Blood and Gores: Louisiana's Brutal Prison Rodeo Is Back
It's Angola Rodeo time again. If you're not sure what that means, just watch this video, in which prisoners in Louisiana are gored by a bull to the delight of an audience noshing on fried food. Since 1965, Louisiana's Angola prison has held the Angola Rodeo every Sunday in October. To participate, prisoners volunteer for a a series of wildly dangerous stunts for which their compensation is the cheers of the audience members, each of whom pay $15 for the opportunity to see imprisoned men get attacked by giant farm animals.
Angola makes it a point to note that the prisoners are "inexperienced" at rodeo events, meaning they're more likely to be injured by the animals than trained rodeo performers, and the events themselves are designed to be dangerous for the men. In "Guts and Glory," a poker chip is tied to the "meanest, toughest" bull possible. Prisoners are then tasked with taking the chip off the bull while avoiding horns and hooves. Then there's "Convict Poker," in which a raging bull is released onto a circle of inmates. There is no actual card game, the inmates just have to conquer their fear and remain seated while the bull tears apart their opponents. Last man sitting wins.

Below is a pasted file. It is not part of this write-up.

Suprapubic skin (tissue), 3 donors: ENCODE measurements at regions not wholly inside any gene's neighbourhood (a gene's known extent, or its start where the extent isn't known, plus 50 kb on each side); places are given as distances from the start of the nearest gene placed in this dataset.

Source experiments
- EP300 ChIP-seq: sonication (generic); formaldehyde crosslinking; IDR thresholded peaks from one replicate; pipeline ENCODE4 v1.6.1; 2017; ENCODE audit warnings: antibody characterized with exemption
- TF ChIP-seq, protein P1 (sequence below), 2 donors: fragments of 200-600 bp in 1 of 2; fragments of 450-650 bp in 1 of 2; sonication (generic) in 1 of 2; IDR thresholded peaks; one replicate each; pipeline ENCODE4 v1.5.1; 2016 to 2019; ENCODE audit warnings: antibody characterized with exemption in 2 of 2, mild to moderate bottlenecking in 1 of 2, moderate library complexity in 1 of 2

Angola Rodeo proponents, some of whom are prisoners themselves, say the event allows the men to experience freedom they wouldn't otherwise experience. And the funds raised from the rodeo go toward inmate education programs and funerals for prisoners. But one would think there has to be a better way to raise funds for people in prison than setting them before one-ton animals in bloodsport. We thought the days in which prisoners fought animals for hooting crowds ended with the fall of Rome.
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